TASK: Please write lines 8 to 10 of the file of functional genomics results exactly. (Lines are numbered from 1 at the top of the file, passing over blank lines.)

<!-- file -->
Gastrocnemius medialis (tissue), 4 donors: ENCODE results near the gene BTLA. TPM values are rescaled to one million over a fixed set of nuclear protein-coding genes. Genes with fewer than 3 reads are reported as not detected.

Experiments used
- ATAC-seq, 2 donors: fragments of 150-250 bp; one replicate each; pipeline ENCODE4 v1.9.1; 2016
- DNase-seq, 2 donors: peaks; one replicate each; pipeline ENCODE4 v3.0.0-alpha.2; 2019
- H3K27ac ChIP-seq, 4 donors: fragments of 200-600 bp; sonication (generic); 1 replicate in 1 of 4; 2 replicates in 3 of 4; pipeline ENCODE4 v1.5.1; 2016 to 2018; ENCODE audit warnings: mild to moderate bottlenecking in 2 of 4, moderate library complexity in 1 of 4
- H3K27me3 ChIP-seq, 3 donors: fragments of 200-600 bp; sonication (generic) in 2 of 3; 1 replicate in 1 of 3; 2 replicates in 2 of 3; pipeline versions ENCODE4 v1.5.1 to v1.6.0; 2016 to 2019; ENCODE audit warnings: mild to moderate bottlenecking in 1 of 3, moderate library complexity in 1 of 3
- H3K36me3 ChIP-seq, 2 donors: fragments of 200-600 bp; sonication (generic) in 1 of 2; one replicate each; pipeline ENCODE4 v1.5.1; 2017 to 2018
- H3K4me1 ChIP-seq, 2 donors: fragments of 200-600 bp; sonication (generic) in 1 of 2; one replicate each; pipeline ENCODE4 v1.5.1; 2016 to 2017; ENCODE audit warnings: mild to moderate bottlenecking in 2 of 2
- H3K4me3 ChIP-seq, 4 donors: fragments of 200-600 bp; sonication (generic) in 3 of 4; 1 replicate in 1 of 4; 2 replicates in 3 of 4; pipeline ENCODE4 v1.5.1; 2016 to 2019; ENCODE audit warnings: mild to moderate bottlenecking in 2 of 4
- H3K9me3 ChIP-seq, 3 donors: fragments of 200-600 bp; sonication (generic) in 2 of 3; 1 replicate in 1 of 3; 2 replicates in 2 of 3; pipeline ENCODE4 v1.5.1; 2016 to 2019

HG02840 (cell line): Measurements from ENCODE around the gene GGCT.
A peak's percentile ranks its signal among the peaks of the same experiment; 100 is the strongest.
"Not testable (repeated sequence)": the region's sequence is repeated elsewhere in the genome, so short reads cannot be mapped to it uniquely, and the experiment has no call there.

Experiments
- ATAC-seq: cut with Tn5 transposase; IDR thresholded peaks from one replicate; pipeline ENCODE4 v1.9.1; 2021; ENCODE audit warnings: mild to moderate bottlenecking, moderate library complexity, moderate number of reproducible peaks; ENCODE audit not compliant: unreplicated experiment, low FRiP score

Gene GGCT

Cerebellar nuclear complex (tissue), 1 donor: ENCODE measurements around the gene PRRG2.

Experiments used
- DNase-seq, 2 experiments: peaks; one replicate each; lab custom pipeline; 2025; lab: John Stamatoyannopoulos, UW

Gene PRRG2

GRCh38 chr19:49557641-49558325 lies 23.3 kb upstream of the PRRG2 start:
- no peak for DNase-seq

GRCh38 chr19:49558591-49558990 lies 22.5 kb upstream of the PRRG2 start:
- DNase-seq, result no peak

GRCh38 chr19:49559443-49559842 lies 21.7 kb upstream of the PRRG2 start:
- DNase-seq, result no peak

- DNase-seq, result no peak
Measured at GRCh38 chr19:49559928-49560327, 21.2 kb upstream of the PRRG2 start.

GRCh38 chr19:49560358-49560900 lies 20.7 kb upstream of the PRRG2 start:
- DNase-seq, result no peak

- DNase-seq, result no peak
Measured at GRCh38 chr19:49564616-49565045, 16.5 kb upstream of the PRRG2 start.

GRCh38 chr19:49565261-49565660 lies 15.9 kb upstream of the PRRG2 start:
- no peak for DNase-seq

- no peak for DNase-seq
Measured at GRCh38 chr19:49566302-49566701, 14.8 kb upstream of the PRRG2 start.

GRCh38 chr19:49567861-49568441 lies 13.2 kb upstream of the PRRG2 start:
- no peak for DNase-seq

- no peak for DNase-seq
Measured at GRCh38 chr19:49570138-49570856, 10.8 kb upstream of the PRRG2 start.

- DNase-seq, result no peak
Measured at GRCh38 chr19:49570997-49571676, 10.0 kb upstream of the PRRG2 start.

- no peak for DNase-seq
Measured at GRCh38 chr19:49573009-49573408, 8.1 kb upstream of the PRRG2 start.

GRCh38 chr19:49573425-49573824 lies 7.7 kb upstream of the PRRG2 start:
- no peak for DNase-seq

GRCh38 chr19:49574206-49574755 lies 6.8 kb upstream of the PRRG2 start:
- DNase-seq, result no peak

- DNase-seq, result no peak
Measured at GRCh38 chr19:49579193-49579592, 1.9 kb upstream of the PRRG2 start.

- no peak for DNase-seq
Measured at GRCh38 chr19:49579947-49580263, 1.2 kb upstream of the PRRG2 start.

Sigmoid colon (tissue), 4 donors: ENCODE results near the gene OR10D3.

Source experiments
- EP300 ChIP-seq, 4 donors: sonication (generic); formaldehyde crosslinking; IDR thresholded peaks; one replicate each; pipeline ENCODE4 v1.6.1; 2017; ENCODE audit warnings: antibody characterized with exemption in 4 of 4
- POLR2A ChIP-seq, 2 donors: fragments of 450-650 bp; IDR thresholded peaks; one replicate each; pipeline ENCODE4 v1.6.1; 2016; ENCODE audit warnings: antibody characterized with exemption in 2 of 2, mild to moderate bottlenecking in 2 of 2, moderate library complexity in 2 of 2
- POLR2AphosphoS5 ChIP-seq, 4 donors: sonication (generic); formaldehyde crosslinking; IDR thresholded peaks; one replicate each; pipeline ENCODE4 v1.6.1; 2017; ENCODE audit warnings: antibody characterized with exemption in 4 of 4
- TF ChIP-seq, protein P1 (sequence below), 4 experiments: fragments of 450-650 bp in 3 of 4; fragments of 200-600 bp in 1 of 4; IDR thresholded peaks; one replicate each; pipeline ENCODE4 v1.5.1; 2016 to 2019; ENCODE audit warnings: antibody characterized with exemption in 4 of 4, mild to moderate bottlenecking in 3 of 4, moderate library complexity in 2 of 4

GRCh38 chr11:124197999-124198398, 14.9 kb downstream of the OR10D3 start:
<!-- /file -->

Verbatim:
- H3K4me1 ChIP-seq, 2 donors: fragments of 200-600 bp; sonication (generic) in 1 of 2; one replicate each; pipeline ENCODE4 v1.5.1; 2016 to 2017; ENCODE audit warnings: mild to moderate bottlenecking in 2 of 2
- H3K4me3 ChIP-seq, 4 donors: fragments of 200-600 bp; sonication (generic) in 3 of 4; 1 replicate in 1 of 4; 2 replicates in 3 of 4; pipeline ENCODE4 v1.5.1; 2016 to 2019; ENCODE audit warnings: mild to moderate bottlenecking in 2 of 4
- H3K9me3 ChIP-seq, 3 donors: fragments of 200-600 bp; sonication (generic) in 2 of 3; 1 replicate in 1 of 3; 2 replicates in 2 of 3; pipeline ENCODE4 v1.5.1; 2016 to 2019